MB: Knowing what you want to bring to the marketplace is a good start, and then accept any help from others willing to make that goal a reality. And don’t be afraid to fail! Something will inevitably go off course, but there are plenty of people out there willing to offer advice if you run into issues. As the community of comic creators becomes larger and more interactive, so does the number of individuals doing self-publishing as well. If anyone came to Ladies’ Night and asked how to start their own anthology or collective, we’d happily answer questions! We’ve even presented panels at conventions on how to group self-publish, and how to organize inclusive events.

CA: Why take the anthology to Kickstarter this time round?

CR: There were two main reasons for switching to Kickstarter for volume four, both of them sort of boring --- they’re all about practicality. First of all, Kickstarter handles the back end of sending out messages and managing supporter responses differently, and makes shipping a lot easier to handle, so from a purely selfish point of view it requires a little less effort for us to get things sent out.

On the front end, Kickstarter also does a better job of helping to spread the word to people who may not have heard of Ladies’ Night Anthology before. We’re trying to raise over 300% more money than in years past because we need to get reprints of our previous volumes, and Kickstarter uses a bunch of different methods to automatically help attract new supporters to our campaign. We’re competing with a lot of other great anthologies for people’s attention and money, so we know that the more people who see us, the more successful we’ll be.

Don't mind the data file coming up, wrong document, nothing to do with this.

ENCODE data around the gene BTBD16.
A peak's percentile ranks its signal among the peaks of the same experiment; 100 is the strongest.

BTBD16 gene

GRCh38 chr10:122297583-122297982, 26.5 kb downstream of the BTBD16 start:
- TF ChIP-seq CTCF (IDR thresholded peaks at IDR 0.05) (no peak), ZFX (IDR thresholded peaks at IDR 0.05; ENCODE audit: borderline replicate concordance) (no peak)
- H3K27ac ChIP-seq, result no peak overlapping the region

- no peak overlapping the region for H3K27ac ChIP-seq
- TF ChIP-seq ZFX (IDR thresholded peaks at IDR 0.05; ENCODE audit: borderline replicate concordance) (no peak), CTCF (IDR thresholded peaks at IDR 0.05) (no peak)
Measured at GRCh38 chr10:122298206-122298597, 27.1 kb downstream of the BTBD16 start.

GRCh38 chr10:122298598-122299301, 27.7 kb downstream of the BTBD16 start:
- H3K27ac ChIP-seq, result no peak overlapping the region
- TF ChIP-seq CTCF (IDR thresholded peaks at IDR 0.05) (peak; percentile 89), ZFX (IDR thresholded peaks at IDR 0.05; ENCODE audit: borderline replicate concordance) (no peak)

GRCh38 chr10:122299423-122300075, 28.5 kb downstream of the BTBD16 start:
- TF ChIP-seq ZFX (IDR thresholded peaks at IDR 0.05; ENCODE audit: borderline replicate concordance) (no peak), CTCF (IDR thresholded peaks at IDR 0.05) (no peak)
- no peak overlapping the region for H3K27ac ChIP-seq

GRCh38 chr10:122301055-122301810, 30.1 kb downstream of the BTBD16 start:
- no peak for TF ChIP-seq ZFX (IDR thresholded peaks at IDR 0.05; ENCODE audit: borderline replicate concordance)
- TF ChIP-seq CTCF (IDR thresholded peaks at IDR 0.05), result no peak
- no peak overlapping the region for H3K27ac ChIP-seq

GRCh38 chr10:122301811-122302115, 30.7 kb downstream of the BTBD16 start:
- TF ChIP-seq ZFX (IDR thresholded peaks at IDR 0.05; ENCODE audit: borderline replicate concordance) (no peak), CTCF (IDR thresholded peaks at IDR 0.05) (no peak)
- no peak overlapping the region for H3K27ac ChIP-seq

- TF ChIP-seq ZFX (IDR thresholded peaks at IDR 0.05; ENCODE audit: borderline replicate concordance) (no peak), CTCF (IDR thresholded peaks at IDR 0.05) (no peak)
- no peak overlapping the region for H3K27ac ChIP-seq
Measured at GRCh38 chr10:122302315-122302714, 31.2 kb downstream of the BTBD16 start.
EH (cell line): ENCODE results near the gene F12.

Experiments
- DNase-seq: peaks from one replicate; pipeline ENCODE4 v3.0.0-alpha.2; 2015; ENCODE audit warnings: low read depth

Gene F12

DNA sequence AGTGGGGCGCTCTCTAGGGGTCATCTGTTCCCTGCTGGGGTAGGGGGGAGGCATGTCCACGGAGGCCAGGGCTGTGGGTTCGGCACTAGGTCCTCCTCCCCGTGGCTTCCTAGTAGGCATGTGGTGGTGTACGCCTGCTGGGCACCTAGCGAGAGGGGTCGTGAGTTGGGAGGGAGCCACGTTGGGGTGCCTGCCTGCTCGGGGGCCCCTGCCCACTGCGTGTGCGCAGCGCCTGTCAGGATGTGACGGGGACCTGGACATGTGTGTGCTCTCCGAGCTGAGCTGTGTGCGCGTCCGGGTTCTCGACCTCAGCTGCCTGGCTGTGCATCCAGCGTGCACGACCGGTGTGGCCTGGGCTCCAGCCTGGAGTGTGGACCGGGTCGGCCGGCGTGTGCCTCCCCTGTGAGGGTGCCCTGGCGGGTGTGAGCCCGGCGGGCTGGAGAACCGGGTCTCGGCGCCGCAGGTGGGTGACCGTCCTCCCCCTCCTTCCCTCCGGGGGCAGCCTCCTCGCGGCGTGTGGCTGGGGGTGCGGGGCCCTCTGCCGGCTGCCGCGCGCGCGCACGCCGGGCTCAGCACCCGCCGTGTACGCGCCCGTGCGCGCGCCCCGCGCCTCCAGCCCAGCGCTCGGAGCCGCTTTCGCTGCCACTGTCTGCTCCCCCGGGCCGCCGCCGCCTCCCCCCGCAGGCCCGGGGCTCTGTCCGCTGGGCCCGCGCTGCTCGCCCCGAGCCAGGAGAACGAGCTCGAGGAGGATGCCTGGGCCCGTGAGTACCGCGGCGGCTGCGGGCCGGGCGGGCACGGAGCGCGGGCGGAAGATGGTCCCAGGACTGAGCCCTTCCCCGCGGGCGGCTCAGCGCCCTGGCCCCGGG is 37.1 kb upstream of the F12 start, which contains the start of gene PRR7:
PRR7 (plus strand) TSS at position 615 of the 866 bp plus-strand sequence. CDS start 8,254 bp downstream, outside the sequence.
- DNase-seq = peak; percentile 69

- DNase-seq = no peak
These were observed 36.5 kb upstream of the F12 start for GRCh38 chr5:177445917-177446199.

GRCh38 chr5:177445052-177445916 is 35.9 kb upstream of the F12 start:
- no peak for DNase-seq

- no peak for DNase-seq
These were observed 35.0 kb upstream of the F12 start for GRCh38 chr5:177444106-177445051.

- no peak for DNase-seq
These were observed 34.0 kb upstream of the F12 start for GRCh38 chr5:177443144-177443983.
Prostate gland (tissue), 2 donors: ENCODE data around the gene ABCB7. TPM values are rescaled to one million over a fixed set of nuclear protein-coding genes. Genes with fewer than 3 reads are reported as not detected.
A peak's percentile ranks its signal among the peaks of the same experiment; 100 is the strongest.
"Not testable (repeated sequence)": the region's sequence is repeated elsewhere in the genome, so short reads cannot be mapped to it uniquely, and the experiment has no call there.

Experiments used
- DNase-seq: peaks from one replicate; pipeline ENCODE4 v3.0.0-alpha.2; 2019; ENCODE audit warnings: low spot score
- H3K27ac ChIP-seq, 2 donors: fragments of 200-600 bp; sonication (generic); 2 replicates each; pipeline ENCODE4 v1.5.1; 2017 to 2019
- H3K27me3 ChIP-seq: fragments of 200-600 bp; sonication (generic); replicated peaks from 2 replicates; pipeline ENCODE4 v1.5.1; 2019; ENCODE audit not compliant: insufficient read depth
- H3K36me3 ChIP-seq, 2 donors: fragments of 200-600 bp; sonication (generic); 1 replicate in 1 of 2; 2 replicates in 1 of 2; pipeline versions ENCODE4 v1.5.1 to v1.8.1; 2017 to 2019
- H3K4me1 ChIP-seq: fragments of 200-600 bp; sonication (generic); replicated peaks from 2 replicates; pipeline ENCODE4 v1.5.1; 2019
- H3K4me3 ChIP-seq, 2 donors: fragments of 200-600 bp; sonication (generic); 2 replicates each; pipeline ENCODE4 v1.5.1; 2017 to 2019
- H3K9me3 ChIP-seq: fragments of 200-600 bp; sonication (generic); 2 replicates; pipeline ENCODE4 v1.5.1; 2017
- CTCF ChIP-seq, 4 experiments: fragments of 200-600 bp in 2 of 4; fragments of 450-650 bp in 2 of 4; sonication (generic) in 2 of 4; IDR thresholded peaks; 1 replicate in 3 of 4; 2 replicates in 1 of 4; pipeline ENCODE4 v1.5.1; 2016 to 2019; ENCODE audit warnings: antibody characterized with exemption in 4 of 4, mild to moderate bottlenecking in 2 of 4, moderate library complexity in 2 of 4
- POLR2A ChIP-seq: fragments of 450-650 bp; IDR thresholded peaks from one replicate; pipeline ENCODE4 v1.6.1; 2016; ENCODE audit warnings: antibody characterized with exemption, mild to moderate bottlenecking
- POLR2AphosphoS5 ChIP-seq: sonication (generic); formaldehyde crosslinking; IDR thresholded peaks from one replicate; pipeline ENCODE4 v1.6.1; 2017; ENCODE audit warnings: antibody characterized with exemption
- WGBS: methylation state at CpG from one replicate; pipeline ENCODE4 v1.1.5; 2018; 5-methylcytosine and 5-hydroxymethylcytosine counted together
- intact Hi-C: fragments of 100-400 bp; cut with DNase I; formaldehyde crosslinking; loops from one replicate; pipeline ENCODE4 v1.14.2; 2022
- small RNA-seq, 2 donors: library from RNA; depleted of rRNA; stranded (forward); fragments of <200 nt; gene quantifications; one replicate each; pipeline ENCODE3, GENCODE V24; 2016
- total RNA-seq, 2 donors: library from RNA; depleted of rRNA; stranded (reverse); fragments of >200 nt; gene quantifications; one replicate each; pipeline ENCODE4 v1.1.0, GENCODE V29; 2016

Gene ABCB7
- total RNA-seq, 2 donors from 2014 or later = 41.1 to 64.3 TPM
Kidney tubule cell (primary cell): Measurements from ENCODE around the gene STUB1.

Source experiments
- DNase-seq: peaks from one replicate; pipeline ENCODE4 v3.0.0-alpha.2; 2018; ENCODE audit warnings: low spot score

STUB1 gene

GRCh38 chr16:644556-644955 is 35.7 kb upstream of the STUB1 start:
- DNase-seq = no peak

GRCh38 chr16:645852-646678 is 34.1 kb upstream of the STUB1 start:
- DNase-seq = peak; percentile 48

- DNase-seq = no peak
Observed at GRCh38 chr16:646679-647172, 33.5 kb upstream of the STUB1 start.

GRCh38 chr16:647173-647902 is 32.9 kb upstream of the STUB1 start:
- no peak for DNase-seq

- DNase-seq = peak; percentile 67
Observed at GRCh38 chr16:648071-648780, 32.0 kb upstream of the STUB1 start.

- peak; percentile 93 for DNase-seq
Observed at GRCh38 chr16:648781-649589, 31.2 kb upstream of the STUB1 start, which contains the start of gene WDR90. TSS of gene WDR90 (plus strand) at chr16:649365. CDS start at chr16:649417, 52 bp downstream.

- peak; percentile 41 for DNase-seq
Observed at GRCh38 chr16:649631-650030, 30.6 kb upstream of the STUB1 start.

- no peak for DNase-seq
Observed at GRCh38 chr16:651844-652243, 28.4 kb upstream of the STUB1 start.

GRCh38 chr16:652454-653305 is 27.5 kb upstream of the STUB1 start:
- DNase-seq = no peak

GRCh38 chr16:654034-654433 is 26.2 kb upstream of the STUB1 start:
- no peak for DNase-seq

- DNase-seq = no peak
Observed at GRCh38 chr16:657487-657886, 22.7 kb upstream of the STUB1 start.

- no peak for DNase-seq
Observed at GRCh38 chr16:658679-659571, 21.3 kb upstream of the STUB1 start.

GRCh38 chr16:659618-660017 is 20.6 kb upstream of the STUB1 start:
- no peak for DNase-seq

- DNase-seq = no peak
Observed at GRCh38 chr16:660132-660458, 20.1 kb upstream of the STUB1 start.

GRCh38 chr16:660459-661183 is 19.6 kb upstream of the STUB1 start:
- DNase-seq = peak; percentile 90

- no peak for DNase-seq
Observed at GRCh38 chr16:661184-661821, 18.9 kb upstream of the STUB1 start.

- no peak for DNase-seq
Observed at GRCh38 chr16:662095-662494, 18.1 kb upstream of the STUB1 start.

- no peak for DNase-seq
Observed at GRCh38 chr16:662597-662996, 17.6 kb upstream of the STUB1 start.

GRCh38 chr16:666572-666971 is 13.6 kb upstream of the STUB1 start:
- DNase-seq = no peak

CA: What stage are you at with the final book? How much has already been completed?

MB: At this point, a few of the stories are still being lettered, but the final art is complete. We will be featuring preview artwork on our social media throughout the remainder of the Kickstarter campaign.

SS: My favorite part of the process is when the four of us get together to look over the finished pieces and create the final book layout. It’s such a rewarding and exciting moment to see the anthology finally come together.